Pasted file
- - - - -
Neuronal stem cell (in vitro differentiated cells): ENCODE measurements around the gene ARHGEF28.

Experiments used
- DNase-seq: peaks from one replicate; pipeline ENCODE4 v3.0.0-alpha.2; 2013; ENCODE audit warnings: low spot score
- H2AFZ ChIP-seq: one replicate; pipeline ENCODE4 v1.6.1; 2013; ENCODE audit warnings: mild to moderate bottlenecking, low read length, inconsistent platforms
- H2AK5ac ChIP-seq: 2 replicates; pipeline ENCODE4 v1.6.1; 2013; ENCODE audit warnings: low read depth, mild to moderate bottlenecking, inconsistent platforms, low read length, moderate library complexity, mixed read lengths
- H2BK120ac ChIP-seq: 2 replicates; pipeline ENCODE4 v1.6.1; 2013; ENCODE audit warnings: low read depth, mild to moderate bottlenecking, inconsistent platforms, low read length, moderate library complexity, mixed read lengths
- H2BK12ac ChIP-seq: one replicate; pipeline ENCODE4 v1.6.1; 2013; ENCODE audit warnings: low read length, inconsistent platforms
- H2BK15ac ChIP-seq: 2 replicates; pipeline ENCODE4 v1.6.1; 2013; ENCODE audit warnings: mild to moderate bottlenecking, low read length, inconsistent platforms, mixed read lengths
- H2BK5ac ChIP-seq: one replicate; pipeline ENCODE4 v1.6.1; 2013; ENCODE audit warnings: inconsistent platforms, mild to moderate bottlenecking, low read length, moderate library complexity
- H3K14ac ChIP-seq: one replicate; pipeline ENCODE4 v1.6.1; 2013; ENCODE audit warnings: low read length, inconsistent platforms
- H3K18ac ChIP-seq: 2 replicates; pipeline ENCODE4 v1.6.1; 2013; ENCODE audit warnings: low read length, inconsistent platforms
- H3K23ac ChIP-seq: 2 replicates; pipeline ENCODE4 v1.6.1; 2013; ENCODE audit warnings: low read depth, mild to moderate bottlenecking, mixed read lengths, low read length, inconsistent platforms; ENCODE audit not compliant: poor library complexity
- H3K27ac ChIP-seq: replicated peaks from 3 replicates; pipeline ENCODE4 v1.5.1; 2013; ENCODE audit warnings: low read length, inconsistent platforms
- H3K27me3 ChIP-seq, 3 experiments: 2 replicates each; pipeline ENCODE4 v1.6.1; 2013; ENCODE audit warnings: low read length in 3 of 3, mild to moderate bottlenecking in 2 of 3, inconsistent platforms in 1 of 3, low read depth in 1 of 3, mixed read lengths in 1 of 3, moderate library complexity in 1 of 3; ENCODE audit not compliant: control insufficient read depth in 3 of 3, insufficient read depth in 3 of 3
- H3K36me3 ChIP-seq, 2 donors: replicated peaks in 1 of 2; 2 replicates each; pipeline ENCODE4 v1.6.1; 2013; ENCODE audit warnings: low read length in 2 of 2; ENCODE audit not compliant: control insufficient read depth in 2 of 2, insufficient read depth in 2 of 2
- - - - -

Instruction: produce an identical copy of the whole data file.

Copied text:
Neuronal stem cell (in vitro differentiated cells): ENCODE measurements around the gene ARHGEF28.

Experiments used
- DNase-seq: peaks from one replicate; pipeline ENCODE4 v3.0.0-alpha.2; 2013; ENCODE audit warnings: low spot score
- H2AFZ ChIP-seq: one replicate; pipeline ENCODE4 v1.6.1; 2013; ENCODE audit warnings: mild to moderate bottlenecking, low read length, inconsistent platforms
- H2AK5ac ChIP-seq: 2 replicates; pipeline ENCODE4 v1.6.1; 2013; ENCODE audit warnings: low read depth, mild to moderate bottlenecking, inconsistent platforms, low read length, moderate library complexity, mixed read lengths
- H2BK120ac ChIP-seq: 2 replicates; pipeline ENCODE4 v1.6.1; 2013; ENCODE audit warnings: low read depth, mild to moderate bottlenecking, inconsistent platforms, low read length, moderate library complexity, mixed read lengths
- H2BK12ac ChIP-seq: one replicate; pipeline ENCODE4 v1.6.1; 2013; ENCODE audit warnings: low read length, inconsistent platforms
- H2BK15ac ChIP-seq: 2 replicates; pipeline ENCODE4 v1.6.1; 2013; ENCODE audit warnings: mild to moderate bottlenecking, low read length, inconsistent platforms, mixed read lengths
- H2BK5ac ChIP-seq: one replicate; pipeline ENCODE4 v1.6.1; 2013; ENCODE audit warnings: inconsistent platforms, mild to moderate bottlenecking, low read length, moderate library complexity
- H3K14ac ChIP-seq: one replicate; pipeline ENCODE4 v1.6.1; 2013; ENCODE audit warnings: low read length, inconsistent platforms
- H3K18ac ChIP-seq: 2 replicates; pipeline ENCODE4 v1.6.1; 2013; ENCODE audit warnings: low read length, inconsistent platforms
- H3K23ac ChIP-seq: 2 replicates; pipeline ENCODE4 v1.6.1; 2013; ENCODE audit warnings: low read depth, mild to moderate bottlenecking, mixed read lengths, low read length, inconsistent platforms; ENCODE audit not compliant: poor library complexity
- H3K27ac ChIP-seq: replicated peaks from 3 replicates; pipeline ENCODE4 v1.5.1; 2013; ENCODE audit warnings: low read length, inconsistent platforms
- H3K27me3 ChIP-seq, 3 experiments: 2 replicates each; pipeline ENCODE4 v1.6.1; 2013; ENCODE audit warnings: low read length in 3 of 3, mild to moderate bottlenecking in 2 of 3, inconsistent platforms in 1 of 3, low read depth in 1 of 3, mixed read lengths in 1 of 3, moderate library complexity in 1 of 3; ENCODE audit not compliant: control insufficient read depth in 3 of 3, insufficient read depth in 3 of 3
- H3K36me3 ChIP-seq, 2 donors: replicated peaks in 1 of 2; 2 replicates each; pipeline ENCODE4 v1.6.1; 2013; ENCODE audit warnings: low read length in 2 of 2; ENCODE audit not compliant: control insufficient read depth in 2 of 2, insufficient read depth in 2 of 2